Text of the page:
Cukunft is a polish group which, until yesterday, I had a pleasure of only hearing once, couple of years back, performing as a trio. Now they perform as a quartet led by Raphael Roginski on guitar, with Pawel Szpura on drums, Michal Gorczynski and Pawel Szamburski on clarinets (the first doubling on tenor, the latter on bass clarinet). The band's name means "future" in yidish and they are playing a mix of traditional jewish tunes and compositions by Raphael based on klezmer scale.
While the music is very traditional, the playing is definitely not, the band spicing the klezmer music with some rock tinges, punk attitude, free-jazz blowing improvisation and to simple put it a lot of madness. Hypnotic tunes are driven by powerful yet very imaginative drumming by Pawel Szpura. Great unisono lines by clarinets. Raphael is definitely one of the most original guitar players I've seen, capable of both lyrical understatement (preparing the strings with pieces of paper) and hard rock powerful chords or soloing, also some noise feedback playing. Two-clarinets frontline is very expressive and energetic, too bad it would sometimes get lost because of no amplification (especially the bass clarinet would suffer).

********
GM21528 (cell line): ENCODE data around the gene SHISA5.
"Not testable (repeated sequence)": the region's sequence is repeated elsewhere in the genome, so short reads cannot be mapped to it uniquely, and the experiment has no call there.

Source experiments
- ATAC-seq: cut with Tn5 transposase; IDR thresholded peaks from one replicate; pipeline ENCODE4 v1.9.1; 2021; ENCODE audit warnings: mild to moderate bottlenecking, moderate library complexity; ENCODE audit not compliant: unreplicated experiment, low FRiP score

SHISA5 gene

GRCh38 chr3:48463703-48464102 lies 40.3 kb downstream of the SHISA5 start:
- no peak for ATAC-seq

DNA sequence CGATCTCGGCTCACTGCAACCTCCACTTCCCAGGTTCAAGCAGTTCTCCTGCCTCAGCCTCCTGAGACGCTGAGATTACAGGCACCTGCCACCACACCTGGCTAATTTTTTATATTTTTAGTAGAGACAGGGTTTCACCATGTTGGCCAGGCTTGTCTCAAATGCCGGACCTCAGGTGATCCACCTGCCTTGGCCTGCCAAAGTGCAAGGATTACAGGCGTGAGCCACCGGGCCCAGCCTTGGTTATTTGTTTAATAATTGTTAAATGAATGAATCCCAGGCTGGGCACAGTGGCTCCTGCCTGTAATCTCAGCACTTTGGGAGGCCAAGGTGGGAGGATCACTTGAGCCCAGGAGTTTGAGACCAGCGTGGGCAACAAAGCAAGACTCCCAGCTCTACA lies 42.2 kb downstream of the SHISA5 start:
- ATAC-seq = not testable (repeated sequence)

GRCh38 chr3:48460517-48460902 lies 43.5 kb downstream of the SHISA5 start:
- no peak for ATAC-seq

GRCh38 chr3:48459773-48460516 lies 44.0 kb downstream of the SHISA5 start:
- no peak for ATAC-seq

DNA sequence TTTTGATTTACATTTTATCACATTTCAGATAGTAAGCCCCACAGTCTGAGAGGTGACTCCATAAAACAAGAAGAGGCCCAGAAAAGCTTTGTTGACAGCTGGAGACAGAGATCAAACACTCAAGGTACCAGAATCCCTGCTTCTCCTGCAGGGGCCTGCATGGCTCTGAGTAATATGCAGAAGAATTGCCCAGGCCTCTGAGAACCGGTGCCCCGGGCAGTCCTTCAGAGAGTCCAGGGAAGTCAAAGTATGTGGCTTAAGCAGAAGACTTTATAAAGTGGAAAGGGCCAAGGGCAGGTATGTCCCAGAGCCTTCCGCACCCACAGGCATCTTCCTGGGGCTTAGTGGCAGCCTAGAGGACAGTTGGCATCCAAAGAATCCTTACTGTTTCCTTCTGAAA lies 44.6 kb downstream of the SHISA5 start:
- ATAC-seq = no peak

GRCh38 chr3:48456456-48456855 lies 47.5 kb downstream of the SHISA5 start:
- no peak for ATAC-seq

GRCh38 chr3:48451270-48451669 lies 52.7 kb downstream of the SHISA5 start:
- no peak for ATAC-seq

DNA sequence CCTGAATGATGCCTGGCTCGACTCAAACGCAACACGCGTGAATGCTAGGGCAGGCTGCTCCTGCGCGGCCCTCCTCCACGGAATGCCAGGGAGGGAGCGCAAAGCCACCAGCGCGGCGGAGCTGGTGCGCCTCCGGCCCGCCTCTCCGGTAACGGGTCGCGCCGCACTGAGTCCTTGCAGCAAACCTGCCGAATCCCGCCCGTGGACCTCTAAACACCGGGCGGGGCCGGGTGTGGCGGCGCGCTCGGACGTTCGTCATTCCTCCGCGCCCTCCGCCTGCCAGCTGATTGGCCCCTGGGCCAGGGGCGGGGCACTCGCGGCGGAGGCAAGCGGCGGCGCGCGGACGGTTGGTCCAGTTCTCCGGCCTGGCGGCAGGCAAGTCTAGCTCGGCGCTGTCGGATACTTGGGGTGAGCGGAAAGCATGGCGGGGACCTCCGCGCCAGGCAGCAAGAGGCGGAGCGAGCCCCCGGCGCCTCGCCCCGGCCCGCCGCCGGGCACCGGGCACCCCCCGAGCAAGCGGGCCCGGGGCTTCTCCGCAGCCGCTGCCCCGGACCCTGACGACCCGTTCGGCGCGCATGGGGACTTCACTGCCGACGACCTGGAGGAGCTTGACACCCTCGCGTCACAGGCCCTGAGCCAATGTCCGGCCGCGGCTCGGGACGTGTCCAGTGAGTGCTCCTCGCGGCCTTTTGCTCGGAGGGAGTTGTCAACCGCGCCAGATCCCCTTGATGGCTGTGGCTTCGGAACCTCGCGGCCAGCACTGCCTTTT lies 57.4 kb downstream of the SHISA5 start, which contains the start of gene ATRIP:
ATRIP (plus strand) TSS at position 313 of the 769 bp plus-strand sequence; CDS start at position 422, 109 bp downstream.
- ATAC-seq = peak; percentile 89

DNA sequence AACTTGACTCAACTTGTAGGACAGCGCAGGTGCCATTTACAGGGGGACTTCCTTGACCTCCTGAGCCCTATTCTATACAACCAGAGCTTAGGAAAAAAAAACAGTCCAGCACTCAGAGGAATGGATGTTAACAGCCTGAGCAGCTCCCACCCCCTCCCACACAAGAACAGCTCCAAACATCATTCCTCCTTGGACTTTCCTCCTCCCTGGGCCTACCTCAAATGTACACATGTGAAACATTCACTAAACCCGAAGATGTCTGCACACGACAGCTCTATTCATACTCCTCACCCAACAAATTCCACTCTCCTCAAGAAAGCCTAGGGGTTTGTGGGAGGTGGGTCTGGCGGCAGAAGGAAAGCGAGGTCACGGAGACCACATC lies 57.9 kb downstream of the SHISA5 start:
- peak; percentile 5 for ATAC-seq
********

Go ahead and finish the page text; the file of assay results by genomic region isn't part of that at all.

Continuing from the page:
All music is getting frenzy, crazy and whole lotta fun. Shame there was no dancing floor. While I'm not really sure if there were any originals among the songs played that night, two citations included in two very groovy improvisations were great - riff lines from "Paint it, black" by Rolling Stones and "Break on through" by The Doors. Amazingly hypnotic and energetic.
The title of the Madman of the evening goes to Michal Gorczynski who plays sometimes jumping into the air, sometimes on his knees, dismantling the instruments and playing (like in 'having fun') with all the different parts of them (example: whistling into the bottom end of saxophone).
No point in writing anything more since You can heard some tracks on band's myspace page and their latest double-cd release comes easily recommended - recorded live is it is quite honest to the band's playing in front of the audience, when energy and passion, and fun come first before the perfect execution of material (although there are some lyrical and quite melancholic songs in the repertoire too).
Couple of things to say about the Bomba place - too bad the (quite tiny, but that's not the problem) stage is placed right next to the entrance. Since the concerts was free (which is definitely great in itself) this caused a presence of a lot of people casually walking in and out or chatting by the bar and disturbing the audience (filling all the space available) and getting really annoying sometimes (especially during the quiteter passages). Still it's nice to have new place where one can see some good concerts so I guess one shouldn't complain too much about it, at least for now.